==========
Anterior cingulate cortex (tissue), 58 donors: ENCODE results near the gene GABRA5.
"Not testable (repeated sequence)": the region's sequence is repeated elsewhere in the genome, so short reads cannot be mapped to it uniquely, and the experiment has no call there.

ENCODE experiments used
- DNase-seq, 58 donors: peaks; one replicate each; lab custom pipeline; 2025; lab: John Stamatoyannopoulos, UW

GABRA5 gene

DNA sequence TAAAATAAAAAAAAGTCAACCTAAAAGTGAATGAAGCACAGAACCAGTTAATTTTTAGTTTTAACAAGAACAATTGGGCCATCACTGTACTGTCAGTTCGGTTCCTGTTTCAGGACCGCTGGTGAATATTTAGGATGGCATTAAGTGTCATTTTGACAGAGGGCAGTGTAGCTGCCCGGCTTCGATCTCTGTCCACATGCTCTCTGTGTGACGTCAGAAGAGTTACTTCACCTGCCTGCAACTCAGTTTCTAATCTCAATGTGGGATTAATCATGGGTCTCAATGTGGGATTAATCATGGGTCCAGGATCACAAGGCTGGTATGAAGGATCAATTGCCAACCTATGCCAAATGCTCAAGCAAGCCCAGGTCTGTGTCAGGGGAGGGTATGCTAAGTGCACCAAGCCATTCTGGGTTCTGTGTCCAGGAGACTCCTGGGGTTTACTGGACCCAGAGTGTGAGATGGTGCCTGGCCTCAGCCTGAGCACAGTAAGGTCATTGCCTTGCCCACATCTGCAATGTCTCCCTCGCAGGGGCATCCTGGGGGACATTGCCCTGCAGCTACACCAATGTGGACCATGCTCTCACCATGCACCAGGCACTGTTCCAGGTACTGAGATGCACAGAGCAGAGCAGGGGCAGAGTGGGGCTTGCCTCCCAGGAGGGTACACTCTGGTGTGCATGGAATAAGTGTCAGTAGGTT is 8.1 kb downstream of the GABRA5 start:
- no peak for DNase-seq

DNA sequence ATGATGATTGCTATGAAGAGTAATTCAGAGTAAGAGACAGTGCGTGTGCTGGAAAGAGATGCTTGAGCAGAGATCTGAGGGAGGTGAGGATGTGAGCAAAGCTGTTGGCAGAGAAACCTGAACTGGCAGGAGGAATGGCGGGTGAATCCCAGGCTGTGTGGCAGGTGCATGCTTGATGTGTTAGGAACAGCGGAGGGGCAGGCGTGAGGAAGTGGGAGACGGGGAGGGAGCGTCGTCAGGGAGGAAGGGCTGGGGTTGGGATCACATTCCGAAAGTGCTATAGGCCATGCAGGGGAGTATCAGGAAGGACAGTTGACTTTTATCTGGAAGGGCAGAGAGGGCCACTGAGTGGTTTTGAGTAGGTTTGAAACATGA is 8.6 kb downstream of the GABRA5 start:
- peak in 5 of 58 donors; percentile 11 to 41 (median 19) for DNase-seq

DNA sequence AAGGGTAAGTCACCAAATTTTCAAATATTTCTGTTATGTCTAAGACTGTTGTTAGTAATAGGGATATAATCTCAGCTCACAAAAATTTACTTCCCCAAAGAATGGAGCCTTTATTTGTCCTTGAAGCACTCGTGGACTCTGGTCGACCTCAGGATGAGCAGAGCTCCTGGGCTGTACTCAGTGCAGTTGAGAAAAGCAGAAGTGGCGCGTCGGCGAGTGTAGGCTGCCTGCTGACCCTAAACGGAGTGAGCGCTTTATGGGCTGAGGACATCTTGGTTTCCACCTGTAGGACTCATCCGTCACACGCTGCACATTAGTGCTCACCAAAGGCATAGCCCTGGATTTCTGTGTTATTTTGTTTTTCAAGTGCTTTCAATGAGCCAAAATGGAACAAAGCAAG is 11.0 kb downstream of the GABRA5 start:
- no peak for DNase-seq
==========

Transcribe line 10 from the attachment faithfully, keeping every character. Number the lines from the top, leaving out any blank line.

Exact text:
DNA sequence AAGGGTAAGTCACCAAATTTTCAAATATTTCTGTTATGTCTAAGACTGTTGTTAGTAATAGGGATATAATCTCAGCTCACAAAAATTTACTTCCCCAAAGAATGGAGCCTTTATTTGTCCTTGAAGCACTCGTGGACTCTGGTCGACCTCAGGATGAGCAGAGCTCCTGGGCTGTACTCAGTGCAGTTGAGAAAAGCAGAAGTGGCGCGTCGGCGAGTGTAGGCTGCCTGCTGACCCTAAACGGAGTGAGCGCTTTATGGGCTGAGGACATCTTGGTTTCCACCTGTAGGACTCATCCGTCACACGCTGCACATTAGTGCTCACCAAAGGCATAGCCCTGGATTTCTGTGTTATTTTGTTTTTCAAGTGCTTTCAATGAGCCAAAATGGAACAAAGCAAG is 11.0 kb downstream of the GABRA5 start: